M: Reminder that I’m a huge cryer: during Rory’s speech all I can think is I wouldn’t be able to do that without sobbing. I’m real fun at weddings, funerals, days when my friends post pictures of their children on instagram, etc.

T: EMILY TRYING TO GET LOR TO KEEP GOING TO FRIDAY NIGHT DINNERS BY BUYING HER A SPA

M: Also there’s my answer on the dress code! “Don’t wear jeans.”

Emily: “It’s an honor to be your grandmother, Rory Gilmore.”

LORELAI PASSING BY KIRK AND TAYLOR AND BABETTE ONE LAST TIME

OBVIOUSLY THIS REUNION KISS

ME: 

M: UGH Speaking of Titanic, when Rory walked into the party it was like when Old Rose dies or whatever, and she’s back on the ship being greeted by everyone. Except Rory’s not dead, though she is embarking on life on the political campaign trail, so same dif. For some reason I was really excited to see Gypsy.

T: OKAY BUT FRREAL THE ONE LINE I WILL NEVER FORGET AND IS ETCHED IN MY MEMORY SURROUNDED BY A FLOOD OF TEARS:

T: I JUST HAVE A LOT OF FEELINGS ABOUT THIS EPISODE AND THIS SERIES THAT IT’S ACTUALLY WEIGHING DOWN ON MY HEART

M: We’re blogging this in advance because when this post goes out we’ll be at ATX, and maybe we should have waited to watch this together because my dog looks concerned and I don’t think she “gets it.” When I think of finales I’ve gotten emotional about – this one, Parks and Recreation, The Office, Parenthood – they’re all shows about love and about how there’s genuine good in people. IT’S JUST REALLY LIFE AFFIRMING I’M OKAY.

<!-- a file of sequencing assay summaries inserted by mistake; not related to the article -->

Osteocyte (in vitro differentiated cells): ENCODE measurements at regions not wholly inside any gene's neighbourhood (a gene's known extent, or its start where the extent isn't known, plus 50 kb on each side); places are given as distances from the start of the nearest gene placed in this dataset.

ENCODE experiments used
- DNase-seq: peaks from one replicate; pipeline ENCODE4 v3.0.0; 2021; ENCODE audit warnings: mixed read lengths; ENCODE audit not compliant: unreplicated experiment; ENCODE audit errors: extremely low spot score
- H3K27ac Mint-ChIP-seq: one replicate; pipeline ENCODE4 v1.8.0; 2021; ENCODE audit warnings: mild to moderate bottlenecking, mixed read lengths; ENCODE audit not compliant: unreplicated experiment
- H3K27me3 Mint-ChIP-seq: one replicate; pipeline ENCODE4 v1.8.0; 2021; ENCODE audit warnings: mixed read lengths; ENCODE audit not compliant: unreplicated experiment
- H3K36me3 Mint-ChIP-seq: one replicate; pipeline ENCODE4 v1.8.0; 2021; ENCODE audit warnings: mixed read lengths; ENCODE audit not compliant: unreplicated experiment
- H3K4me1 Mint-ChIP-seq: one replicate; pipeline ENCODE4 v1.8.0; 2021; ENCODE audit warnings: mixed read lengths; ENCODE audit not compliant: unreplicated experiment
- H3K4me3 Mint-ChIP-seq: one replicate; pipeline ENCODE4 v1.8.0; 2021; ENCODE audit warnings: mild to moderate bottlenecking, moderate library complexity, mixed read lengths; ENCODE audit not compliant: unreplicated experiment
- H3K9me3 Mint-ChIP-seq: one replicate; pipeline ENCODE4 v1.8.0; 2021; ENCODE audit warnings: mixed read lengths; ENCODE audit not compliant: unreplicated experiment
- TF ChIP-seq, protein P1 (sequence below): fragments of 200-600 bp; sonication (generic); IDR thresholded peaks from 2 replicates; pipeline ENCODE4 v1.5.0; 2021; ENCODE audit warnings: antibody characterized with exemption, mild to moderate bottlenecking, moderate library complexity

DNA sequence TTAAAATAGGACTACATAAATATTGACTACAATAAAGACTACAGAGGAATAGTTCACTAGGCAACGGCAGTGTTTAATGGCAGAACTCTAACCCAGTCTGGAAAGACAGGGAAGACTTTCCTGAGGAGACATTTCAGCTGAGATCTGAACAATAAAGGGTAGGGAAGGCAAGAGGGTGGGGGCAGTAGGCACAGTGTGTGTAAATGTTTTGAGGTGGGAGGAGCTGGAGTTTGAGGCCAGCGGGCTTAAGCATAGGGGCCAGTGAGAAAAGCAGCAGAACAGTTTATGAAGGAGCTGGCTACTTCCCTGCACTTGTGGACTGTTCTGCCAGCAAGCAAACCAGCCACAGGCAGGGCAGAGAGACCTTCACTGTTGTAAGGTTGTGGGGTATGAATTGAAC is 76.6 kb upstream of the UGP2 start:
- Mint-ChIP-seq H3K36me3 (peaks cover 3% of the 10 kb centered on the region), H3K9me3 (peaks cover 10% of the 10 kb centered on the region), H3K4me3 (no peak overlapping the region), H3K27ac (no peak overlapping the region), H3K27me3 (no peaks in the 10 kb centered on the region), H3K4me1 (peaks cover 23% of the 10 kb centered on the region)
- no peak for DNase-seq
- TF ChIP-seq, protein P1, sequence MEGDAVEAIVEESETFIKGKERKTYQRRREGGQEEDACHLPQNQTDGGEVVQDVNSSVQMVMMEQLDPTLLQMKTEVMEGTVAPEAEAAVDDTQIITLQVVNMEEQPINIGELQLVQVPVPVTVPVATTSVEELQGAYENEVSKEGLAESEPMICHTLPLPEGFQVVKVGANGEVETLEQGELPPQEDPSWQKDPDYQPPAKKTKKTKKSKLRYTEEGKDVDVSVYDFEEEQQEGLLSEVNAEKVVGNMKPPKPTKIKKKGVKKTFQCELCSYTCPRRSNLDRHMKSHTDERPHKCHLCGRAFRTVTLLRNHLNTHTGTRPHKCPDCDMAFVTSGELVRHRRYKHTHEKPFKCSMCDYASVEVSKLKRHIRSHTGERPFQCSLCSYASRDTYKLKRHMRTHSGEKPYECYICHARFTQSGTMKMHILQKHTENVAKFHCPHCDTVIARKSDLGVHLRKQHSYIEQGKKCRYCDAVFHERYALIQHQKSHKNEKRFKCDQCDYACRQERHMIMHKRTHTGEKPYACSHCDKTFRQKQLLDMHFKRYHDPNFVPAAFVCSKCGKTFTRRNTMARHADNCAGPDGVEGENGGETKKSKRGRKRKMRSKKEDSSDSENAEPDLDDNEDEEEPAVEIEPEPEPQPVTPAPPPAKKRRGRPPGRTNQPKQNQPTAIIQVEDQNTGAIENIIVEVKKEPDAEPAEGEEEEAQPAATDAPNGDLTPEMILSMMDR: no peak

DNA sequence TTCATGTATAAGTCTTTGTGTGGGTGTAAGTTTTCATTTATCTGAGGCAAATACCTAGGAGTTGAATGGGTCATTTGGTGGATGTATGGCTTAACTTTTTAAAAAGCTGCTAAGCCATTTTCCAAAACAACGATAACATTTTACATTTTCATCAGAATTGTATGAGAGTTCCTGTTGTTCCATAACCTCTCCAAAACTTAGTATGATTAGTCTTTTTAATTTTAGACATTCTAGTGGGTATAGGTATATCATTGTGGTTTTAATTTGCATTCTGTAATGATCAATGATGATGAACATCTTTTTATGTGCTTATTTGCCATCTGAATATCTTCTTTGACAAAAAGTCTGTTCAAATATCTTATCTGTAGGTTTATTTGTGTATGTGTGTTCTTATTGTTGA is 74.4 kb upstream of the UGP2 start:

Photo May 31, 12 47 28 AM

Pop Culture Blind Spot: Darby O’Gill And The Little People

Three truths and a lie, St. Patrick’s Day Edition:

  • I grew up Irish dancing and thus I never went to school on St. Patrick’s Day because I had performances.
  • I mostly look like a leprechaun.
  • Every year, my family watched Darby O’Gill and the Little People sometime around St. Paddy’s day.
  • I despair every time someone calls it St. Patty’s Day. Who’s Patricia?

Answer: As you probably guessed from the post title, I’ve never seen Darby O’Gill and The Little People. The 1959 Disney movie is a cheesy, beloved Irish-American classic starring (according to Wikipedia)… Sean Connery?! Woah. In my defense, in the 90s if your family didn’t have the VHS tape of a movie or it didn’t air on a station you got, you just didn’t see it. I’m rectifying that now, so please don’t disinvite me from the next ceilidh or soda bread baking night.

Set design of Irish movies from the 1940s-1970s is the main reason for a lot of lingering Irish stereotypes. Namely, that it’s always vaguely the 1800s with thatch roofs and dirty stucco walls and like … spinning wheels and butter churns and shawls everywhere.

Is the old lady, The Widow Sugrue,  the same old lady from The Wedding Singer? I know it’s impossible but one has to wonder.

It’s not.